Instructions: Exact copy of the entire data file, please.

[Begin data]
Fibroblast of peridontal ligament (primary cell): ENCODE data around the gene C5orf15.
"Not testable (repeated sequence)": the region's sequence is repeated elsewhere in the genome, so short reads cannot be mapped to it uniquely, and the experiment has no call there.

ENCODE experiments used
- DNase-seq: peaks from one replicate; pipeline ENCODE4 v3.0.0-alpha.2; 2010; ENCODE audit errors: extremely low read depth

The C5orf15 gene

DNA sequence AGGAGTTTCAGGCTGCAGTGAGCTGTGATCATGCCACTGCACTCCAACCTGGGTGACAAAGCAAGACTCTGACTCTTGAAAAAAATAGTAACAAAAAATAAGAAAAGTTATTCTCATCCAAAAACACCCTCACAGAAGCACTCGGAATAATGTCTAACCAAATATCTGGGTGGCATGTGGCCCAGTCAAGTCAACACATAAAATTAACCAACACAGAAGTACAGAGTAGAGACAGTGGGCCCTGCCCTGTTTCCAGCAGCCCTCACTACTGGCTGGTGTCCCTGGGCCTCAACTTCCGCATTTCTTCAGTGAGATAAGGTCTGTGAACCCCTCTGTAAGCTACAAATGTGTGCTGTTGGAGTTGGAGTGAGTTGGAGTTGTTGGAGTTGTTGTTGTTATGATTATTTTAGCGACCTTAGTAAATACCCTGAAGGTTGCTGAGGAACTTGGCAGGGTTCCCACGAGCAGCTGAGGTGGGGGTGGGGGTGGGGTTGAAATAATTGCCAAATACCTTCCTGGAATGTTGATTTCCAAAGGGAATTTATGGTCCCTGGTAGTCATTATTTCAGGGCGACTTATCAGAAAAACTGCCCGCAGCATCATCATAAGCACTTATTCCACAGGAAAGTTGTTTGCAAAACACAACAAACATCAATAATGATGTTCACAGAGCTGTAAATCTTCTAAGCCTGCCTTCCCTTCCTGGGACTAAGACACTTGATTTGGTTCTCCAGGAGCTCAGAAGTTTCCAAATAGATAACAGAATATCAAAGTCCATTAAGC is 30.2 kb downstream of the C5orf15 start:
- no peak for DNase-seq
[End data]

Fibroblast of peridontal ligament (primary cell): ENCODE data around the gene C5orf15.
"Not testable (repeated sequence)": the region's sequence is repeated elsewhere in the genome, so short reads cannot be mapped to it uniquely, and the experiment has no call there.

ENCODE experiments used
- DNase-seq: peaks from one replicate; pipeline ENCODE4 v3.0.0-alpha.2; 2010; ENCODE audit errors: extremely low read depth

The C5orf15 gene

DNA sequence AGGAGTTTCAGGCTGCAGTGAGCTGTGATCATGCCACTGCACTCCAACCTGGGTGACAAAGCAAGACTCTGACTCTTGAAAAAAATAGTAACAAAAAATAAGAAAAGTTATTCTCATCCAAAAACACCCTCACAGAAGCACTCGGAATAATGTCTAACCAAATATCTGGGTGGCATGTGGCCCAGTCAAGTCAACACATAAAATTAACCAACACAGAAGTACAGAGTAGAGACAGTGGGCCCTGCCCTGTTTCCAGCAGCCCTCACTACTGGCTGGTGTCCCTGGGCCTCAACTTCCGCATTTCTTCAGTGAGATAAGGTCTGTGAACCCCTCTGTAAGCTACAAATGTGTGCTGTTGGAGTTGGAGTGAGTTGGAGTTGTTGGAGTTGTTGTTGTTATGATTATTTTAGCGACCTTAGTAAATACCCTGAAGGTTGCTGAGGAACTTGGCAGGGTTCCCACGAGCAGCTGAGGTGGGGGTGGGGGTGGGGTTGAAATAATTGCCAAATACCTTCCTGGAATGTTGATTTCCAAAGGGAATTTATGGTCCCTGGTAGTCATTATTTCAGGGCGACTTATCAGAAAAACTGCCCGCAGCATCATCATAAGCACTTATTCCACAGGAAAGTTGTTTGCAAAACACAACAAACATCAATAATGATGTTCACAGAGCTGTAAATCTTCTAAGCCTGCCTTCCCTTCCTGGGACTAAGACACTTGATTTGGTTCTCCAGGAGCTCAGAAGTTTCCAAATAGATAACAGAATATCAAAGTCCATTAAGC is 30.2 kb downstream of the C5orf15 start:
- no peak for DNase-seq